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Hero or villain, Chelsea Manning (née Bradley Manning) committed one of the greatest military security breaches in U.S. history.

In 2013, U.S. Army Private Bradley Manning was convicted in a military court of multiple counts involving Espionage Act violations and other offenses after leaking highly sensitive military and State Department documents to Wikileaks.

Manning served seven years of a 35-year sentence and was released from Fort Leavenworth prison in Kansas this week with plans to remain in the Army.

Manning will continue to serve without pay with the rank of private. However, under the law she (he?) will receive health and other benefits.

"Pvt. Manning is statutorily entitled to medical care while on excess leave in an active duty status, pending final appellate review,” Army spokesman Dave Foster told USAToday.

Manning was serving as a former intelligence officer in Iraq when investigators discovered that he had funneled more than 700,000 secret documents to Wikileaks.

While in prison Manning underwent sex reassignment surgery at taxpayer expense and was granted clemency by President Obama during the final days of his administration.

"For the first time, I can see a future for myself as Chelsea," she said in a statement. "I can imagine surviving and living as the person who I am and can finally be in the outside world. Freedom used to be something that I dreamed of but never allowed myself to fully imagine."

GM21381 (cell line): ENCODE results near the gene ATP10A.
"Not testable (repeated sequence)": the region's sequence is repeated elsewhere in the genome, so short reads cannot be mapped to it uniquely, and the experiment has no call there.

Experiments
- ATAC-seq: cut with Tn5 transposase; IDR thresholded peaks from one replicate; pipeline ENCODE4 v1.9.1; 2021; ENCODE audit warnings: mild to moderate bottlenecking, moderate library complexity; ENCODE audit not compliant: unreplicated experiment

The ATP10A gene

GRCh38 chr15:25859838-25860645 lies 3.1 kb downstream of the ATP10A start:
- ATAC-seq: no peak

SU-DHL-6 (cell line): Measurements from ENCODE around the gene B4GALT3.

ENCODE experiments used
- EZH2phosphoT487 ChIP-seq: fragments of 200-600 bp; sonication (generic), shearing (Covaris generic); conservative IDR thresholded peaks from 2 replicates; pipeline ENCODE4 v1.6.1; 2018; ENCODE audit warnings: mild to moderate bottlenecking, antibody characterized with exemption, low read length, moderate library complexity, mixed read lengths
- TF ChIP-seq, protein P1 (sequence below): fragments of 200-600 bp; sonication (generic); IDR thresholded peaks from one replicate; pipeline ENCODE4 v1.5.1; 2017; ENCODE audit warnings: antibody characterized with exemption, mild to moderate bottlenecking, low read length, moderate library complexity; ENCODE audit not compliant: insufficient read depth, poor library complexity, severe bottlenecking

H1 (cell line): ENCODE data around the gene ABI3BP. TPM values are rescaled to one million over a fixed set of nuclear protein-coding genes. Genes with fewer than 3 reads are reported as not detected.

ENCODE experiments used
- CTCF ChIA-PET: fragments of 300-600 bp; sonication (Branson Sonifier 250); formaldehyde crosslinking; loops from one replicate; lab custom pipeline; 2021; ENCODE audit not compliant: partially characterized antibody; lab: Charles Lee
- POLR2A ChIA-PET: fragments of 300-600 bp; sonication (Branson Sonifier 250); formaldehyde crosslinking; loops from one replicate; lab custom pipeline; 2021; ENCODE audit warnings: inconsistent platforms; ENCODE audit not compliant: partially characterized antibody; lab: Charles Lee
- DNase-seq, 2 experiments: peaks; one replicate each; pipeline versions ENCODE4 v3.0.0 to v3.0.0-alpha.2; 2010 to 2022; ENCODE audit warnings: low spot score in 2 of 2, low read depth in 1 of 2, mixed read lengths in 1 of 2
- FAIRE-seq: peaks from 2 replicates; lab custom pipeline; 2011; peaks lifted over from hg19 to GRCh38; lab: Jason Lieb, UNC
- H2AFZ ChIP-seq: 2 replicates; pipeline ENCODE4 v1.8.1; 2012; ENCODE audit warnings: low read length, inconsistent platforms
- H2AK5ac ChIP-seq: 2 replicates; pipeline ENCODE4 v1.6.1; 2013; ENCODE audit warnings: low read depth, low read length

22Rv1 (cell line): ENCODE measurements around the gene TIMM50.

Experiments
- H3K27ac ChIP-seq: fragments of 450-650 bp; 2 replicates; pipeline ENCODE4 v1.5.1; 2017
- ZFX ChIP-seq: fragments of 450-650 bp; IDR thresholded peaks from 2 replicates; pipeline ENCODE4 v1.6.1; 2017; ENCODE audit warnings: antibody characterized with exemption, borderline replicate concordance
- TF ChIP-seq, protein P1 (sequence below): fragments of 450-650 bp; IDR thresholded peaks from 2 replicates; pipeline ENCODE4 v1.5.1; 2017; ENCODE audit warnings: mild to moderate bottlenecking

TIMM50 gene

To many, Chelsea Manning is viewed as an enemy of the state, although many still support his actions to expose America's growing "surveillance state."

"He came to view much of what the Army told him — and the public — to be false, such as the suggestion the military had destroyed a graphic video of an aerial assault in Iraq that killed civilians, or that WikiLeaks was a nefarious entity," investigative reporter Glenn Greenwald wrote in The Guardian.

Greenwald was the lead journalist who broke the Edward Snowden story that blew the lid off the NSA's illegal metadata collection program targeting U.S. citizens.

Whether guilty of treason or not, Manning and Snowden went outside the chain of command to make public what they believed to be gross abuses of government power.

Without transparency in government or media, whistleblowers are often the last line of defense in the service of freedom. But the price they pay often is high.

WATCH:

Do you think Chelsea Manning should remain receive benefits or continue to rot in a prison cell?

Tell us what you think in the comments below.

Source: Fox News

 

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